A new exchange rate era

Lun, 05/13/2024 - 02:10 -- bacosta

The reduction in the use of the dollar in international transactions and in keeping the reserves of nations, known as de-dollarisation, is not a conspiracy but rather the consequence of a series of interconnected factors reflecting changes in the global economic landscape. The declining relevance of the United States in the global economy, the growth of trade among emerging economies and the search for lower costs in international transactions are the main drivers of this phenomenon.

In 1944, the Bretton Woods Agreement determined the position of the US dollar as the world's major reserve currency. This dominance was closely linked to the post-war global economic power of the United States. Since then, the US share of world GDP has fallen from 40% to 15% regarding purchasing power parity (PPP).

The dynamics of global trade have also undergone significant changes. At the time of the signing of Bretton Woods, global exports accounted for about 10% of world GDP; today, they are about 60%. Today, US exports account for about 8% of the total, which is less than 5% of world GDP.

In 1971, President Nixon, faced with the problems of the US deficit, decided to unilaterally suspend the dollar's direct convertibility into gold and liberalise the exchange rate. Consequently, he ended the stability that the dollar agreed on under the Bretton Woods system, which redefined the international financial landscape and the relationship between the major currencies. This meant that the value of the dollar began to be determined by the forces of supply and demand in the foreign exchange market, introducing greater volatility in all exchange rates.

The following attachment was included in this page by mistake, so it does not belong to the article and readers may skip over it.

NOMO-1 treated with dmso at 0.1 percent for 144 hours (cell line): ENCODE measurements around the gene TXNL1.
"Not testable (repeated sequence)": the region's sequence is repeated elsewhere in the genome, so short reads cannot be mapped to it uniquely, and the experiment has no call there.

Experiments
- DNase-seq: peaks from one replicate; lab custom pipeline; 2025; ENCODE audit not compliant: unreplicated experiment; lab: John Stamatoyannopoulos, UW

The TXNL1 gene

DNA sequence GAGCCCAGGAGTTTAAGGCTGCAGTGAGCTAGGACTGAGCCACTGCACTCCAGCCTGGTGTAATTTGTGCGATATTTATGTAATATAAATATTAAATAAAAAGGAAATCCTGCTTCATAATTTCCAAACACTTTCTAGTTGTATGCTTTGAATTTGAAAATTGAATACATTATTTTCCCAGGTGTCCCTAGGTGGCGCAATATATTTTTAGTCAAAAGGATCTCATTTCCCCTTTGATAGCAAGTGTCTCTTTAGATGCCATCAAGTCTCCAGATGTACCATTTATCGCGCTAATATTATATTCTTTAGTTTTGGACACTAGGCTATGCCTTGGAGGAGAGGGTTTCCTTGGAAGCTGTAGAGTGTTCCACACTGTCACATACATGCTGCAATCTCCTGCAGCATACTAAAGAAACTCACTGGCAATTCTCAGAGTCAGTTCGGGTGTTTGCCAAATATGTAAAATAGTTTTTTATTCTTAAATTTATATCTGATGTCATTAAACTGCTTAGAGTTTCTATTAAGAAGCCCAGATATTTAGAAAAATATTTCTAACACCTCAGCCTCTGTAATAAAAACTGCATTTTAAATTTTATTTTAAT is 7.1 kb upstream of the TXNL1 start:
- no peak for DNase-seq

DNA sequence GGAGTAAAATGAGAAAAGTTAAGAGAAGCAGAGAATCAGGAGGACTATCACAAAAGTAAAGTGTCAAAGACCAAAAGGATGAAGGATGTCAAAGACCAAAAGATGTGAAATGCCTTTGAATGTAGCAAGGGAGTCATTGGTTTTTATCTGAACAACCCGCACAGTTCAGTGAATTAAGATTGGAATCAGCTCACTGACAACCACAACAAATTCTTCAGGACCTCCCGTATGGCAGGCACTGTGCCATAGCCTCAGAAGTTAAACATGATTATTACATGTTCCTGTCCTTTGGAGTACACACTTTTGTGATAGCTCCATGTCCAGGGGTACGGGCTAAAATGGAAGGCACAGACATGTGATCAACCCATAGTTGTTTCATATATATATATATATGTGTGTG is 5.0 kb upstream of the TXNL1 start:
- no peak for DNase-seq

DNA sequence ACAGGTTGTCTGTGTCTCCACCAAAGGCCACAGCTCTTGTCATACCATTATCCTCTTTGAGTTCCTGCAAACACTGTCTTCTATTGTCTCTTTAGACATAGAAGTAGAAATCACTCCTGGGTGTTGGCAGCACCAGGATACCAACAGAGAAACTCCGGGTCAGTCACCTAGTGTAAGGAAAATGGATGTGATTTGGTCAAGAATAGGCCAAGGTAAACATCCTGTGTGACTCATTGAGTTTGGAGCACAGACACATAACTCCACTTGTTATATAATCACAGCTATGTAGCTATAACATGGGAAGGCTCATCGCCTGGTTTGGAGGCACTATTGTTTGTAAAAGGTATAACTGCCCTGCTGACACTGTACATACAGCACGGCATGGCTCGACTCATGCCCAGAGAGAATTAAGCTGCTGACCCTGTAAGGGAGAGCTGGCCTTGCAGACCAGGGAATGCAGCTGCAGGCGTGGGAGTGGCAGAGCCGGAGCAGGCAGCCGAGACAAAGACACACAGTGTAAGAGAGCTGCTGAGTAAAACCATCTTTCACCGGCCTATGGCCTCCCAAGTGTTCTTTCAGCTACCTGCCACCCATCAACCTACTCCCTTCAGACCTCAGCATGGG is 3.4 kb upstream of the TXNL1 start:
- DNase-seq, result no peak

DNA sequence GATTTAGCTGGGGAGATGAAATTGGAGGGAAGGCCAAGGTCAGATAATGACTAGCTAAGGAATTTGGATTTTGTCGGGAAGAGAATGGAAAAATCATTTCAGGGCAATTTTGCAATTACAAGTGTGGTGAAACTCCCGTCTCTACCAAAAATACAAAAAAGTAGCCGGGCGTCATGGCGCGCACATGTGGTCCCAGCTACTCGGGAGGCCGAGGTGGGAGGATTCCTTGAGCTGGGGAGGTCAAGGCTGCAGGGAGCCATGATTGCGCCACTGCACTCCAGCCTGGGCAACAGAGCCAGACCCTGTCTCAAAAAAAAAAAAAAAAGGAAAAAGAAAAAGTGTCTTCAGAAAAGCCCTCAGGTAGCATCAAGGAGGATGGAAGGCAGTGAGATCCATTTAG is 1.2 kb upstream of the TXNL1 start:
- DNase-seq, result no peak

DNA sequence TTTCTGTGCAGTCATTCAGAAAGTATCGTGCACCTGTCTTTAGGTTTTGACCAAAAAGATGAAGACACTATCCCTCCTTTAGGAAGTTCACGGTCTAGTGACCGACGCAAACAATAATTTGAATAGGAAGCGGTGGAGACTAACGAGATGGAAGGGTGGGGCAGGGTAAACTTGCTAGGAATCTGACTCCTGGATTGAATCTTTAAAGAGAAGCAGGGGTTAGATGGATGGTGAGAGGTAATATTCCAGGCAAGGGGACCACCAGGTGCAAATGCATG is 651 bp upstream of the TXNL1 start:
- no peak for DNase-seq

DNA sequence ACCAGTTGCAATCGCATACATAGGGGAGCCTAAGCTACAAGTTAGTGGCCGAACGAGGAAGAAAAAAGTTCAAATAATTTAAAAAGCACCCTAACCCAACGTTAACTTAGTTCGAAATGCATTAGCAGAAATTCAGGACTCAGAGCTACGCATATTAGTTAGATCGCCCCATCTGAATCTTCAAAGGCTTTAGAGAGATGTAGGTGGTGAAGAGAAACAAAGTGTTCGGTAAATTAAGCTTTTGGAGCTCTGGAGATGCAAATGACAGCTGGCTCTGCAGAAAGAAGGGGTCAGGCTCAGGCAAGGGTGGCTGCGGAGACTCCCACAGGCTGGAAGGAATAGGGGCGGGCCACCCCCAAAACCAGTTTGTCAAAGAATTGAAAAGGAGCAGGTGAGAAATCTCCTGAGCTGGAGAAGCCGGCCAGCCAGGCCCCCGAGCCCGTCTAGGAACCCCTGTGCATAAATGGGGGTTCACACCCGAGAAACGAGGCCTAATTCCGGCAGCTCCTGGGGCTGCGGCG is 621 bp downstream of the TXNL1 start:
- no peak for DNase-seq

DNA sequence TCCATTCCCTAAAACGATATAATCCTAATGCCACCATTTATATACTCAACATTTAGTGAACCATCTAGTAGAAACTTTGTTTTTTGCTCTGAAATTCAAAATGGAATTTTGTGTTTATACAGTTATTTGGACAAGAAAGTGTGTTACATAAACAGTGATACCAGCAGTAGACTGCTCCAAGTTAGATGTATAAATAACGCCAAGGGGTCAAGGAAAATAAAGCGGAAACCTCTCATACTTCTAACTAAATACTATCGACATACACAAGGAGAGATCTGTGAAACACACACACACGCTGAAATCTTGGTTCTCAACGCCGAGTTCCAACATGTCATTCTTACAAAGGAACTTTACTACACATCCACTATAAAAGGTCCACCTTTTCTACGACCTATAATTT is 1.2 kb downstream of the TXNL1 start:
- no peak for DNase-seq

The end of the Bretton Woods system coincided with a process of growing trade, which has led to an increase in volume and diversification at the global level. Trade evolved considerably from the post-war period when trade flows between developed countries predominates, and prices are in US dollars.

From the 1970s onwards, central banks worldwide began to adopt the inflation targeting model, the first being Chile in 1973, and it became widespread by the 1980s, including the US Federal Reserve, to restore price stability. Although these policies achieved their objective, there is an interconnection between interest rates and the decline in economic growth. In the first decade of the 21st century, price and exchange rate stability benefited transactions in local currencies, eventually diminishing the role of the US dollar as an intermediary in international trade.

Trade between emerging economies accounts for about half of global trade. South-South trade does not need to use the US dollar as an intermediary currency; alternative currencies are available, which offer the potential to reduce transaction costs and make international trade more efficient.